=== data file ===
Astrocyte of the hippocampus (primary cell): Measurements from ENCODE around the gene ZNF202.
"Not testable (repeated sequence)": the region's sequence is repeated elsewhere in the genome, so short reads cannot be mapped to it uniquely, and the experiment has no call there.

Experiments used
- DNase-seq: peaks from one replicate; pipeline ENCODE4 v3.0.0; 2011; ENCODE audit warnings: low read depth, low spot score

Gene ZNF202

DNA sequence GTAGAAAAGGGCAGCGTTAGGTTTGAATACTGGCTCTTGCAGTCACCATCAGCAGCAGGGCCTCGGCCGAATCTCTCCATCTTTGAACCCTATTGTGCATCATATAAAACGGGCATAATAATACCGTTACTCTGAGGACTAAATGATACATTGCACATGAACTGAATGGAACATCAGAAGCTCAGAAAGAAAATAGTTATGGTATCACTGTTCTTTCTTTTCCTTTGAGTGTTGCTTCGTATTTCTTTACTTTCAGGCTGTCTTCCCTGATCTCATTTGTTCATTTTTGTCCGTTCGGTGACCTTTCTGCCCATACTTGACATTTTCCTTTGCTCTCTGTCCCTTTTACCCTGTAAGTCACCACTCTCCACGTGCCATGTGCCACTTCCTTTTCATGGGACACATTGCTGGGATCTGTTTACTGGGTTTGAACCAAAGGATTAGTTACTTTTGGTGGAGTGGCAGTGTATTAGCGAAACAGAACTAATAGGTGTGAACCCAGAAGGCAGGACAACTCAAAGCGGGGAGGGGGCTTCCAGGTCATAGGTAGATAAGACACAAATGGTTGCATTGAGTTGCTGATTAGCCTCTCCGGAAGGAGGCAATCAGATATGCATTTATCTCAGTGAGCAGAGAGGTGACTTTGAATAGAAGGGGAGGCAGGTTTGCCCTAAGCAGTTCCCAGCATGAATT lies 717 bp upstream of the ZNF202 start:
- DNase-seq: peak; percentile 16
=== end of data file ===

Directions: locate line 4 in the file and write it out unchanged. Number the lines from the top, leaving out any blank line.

- DNase-seq: peaks from one replicate; pipeline ENCODE4 v3.0.0; 2011; ENCODE audit warnings: low read depth, low spot score